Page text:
After much speculation and teasing, McLaren released the all-new, P1 -inspired 650S in 2014. This model takes the place of the aging MP4, and delivers a mammoth 640 horsepower. Just a few months after its official debut, McLaren released a concept version of the 650S from its bespoke arm, McLaren Special Operations. This pitch-black concept obviously caught the attention of movers and shakers, as McLaren announced right before the 2014 Goodwood Festival of Speed that the MSO 650S would indeed be a limited-production vehicle.

This MSO 650S draws most of its styling cues from the concept that debuted in early 2014. Its carbon-fiber side wings and rear bumper center section, and rear diffuser are all taken directly from the concept. Even the sinister black color that the concept wore when it debuted is part of the production model. In fact, the only straying this concept-turned-production does on its way to driveways is the addition of new interior bits and some featherweight wheels.

Click past the jump to read about this awesome, limited-edition supercar.

/Drive made history of sorts as the first automotive channel on YouTube to be given a slot in primetime television. It’s now a part of NBC Sports , which means that it has reached a level of cache not a lot of YouTube-born shows can boast of.

So here they are, /Drive’s Chris Harris, Mike Spinelli, and Matt Farah, all enjoying the spoils of having their own TV show in America. It’s not quite like Top Gear yet, but it is pretty cool seeing the boys from Drive in a platform that doesn’t require Internet connection.

The debut episode of "/Drive on NBC Sports" was pretty cool. It coincided with the Monaco Grand Prix so naturally, it had a certain Monaco theme to it.

Harris, Farah, and Spinelli embarked on the kind of epic joyride people only get to experience when they’re given supercars to drive. In this case, Harris received the Ferrari F12Berlinetta , while Farah got the Mercedes SLS AMG Black Series . For his part, Spinelli was given a McLaren 650S , which is just about as awesome as the F12Berlinetta and the SLS AMG Black Series.

The objective was pretty straightforward. All three had to embark from the home factories of the supercars they were driving and travel 1,500 miles to Monaco. The debut episode had a hint of Top Gear-like elements to it, but it was also nice to see that the people behind the production of /Drive decided to give its own identity. We’re not going to spoil what happens in the episode because there’s 22 minutes worth of show to digest. Spare some free time for this because it’s a change of pace from the typical automotive TV show.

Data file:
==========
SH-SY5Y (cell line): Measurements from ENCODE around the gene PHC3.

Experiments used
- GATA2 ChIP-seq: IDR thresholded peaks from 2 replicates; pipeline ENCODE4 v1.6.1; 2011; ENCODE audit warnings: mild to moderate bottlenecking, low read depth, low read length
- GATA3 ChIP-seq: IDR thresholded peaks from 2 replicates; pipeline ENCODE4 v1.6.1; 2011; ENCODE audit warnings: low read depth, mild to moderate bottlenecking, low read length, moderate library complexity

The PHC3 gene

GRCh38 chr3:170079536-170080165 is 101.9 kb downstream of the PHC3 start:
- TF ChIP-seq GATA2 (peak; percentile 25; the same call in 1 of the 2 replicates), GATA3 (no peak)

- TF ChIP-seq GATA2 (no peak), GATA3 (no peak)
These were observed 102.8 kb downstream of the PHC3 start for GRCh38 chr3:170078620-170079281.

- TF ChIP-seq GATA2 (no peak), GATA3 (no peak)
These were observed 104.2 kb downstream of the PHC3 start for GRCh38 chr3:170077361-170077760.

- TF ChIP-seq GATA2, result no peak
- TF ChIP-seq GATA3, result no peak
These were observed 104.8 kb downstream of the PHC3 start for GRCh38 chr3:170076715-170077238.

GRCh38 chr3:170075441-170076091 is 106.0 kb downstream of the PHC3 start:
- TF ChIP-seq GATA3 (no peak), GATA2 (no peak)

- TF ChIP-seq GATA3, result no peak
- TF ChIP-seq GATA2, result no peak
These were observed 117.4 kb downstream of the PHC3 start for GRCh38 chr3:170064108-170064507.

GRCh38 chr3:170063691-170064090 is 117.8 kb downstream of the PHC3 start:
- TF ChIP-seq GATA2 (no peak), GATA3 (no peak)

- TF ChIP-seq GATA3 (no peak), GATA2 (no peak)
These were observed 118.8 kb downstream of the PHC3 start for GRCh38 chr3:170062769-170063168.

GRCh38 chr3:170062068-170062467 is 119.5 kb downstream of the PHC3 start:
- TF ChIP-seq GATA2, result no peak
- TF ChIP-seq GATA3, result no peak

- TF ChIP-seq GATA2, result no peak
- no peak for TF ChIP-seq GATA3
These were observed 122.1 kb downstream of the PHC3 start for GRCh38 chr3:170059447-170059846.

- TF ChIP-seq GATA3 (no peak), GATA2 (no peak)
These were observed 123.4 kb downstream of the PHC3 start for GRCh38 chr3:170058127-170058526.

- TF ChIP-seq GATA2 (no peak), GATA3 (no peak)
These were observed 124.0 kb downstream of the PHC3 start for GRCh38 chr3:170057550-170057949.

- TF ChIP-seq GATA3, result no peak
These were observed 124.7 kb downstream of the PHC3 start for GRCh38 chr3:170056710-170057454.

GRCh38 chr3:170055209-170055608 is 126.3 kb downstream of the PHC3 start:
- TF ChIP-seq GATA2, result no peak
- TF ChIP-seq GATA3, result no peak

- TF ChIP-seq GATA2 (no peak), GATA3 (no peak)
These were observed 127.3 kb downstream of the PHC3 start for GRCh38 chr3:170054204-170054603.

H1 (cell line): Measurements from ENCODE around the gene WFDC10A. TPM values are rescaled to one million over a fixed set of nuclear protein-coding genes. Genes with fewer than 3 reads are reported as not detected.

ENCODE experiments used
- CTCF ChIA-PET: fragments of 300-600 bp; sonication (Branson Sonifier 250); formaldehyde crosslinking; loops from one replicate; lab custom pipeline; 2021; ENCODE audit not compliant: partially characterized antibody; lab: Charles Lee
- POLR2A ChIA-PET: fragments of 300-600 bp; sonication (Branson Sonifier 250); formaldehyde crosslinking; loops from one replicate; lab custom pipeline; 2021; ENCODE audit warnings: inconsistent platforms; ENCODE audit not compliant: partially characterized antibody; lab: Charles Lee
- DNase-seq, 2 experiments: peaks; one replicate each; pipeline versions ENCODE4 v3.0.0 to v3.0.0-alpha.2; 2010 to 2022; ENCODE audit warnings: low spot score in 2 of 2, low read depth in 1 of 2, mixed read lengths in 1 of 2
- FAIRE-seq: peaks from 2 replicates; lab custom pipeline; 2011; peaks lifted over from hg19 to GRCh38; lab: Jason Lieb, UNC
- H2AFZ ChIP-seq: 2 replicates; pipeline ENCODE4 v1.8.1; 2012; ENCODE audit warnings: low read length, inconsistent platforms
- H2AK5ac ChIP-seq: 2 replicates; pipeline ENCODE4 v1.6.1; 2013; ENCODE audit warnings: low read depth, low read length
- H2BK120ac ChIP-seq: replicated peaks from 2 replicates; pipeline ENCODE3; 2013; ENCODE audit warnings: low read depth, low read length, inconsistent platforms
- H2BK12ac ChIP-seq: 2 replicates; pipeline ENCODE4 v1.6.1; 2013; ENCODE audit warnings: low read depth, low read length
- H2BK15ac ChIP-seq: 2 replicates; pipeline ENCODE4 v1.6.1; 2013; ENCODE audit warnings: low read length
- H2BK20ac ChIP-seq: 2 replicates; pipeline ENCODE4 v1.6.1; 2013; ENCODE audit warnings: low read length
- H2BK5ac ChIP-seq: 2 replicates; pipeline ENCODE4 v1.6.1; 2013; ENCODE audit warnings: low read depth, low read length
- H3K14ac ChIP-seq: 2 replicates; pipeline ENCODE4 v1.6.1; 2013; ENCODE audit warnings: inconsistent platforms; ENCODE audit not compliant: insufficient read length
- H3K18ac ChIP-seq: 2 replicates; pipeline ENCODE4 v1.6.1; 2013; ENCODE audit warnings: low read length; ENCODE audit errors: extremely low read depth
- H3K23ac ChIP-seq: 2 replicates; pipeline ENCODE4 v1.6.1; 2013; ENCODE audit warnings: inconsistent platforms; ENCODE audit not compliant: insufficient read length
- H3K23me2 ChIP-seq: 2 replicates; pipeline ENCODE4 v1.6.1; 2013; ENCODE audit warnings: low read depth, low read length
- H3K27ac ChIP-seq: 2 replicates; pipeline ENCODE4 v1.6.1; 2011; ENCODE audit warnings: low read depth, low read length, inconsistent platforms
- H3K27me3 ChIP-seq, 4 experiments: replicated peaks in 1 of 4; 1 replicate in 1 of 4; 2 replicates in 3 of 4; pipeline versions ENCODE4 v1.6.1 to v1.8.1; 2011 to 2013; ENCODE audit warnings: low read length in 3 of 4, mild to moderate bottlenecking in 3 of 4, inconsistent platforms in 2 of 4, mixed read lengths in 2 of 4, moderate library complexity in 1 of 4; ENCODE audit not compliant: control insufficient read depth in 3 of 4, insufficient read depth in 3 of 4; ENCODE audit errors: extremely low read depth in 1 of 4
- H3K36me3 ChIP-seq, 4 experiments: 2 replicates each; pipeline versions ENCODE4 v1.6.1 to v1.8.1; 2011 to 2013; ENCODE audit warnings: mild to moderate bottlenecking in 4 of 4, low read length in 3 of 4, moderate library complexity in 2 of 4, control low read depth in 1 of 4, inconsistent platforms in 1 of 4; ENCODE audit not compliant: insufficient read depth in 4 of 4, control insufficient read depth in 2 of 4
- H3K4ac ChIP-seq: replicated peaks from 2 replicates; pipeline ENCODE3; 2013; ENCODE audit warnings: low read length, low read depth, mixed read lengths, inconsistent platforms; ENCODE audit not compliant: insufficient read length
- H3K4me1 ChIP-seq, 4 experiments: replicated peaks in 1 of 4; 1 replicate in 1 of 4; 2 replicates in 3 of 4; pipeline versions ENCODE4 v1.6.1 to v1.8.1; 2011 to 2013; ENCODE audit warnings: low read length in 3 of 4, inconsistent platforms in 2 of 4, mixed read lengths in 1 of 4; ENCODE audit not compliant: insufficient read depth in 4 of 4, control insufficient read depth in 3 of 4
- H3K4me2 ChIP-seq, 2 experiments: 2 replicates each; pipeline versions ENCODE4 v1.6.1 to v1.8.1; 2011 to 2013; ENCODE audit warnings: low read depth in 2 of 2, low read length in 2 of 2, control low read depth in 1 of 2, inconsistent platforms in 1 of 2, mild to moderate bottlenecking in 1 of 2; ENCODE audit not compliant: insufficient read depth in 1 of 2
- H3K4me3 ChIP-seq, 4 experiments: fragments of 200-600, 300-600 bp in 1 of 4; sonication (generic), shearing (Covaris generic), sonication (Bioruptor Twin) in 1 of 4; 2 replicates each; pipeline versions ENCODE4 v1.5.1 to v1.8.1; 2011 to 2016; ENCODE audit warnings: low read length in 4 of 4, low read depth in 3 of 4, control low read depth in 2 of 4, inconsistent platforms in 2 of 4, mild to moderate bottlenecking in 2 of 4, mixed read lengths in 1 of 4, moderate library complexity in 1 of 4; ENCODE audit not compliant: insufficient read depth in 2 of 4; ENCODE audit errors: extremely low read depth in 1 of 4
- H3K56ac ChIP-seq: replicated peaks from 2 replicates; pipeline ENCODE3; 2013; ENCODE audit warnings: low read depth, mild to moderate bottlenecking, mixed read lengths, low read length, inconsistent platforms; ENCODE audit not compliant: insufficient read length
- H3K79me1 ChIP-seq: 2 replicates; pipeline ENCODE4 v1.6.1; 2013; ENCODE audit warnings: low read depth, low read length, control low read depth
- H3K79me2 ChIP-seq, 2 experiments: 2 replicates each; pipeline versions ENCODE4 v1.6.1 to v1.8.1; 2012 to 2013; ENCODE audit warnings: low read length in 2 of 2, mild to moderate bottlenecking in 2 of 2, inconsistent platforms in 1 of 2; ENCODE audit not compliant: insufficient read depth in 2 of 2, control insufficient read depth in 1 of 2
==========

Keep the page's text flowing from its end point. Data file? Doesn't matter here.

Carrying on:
NBC Sports just got more exciting as the network announces it’s adding the automotive YouTube sensation Drive to its Saturday morning lineup. That’s right, our friends Matt Farah, Chris Harris, and Mike Spinelli are taking their Internet show to the big time.

Drive on NBC Sports is scheduled for a 10-episide run with the pilot episode airing May 24th at 9:30 a.m. Eastern. The first show will be all about the 2014 Monaco Grand Prix F1 race and features the gang driving a McLaren 650S , a Ferrari F12 , and a Mercedes-Benz SLS AMG through the streets of Monaco.

Episodes of Drive will still air on YouTube, though likely without the large budget granted by NBC. We’re looking forward to another great auto-based show coming on TV and we hope NBC extends the 10-episode contract to a more continual basis. If the trio host a show that as good as their YouTube routines, it’s hard to imagine the TV show not being a hit.

Some people may think of the McLaren 650S as the blood child of the 12C and the P1 in terms of its design, but there’s more to the British automaker’s newest baby than meets the (P1’s) eye. This video of the 650S arriving in Monza for some test runs is all the proof you need to conclude that the this supercar has an identity that’s all its own. From those throaty engine starts that sound like a lion’s roar, all the way to those high-speed accelerations and fly-bys, there’s something totally demonic about the 650S.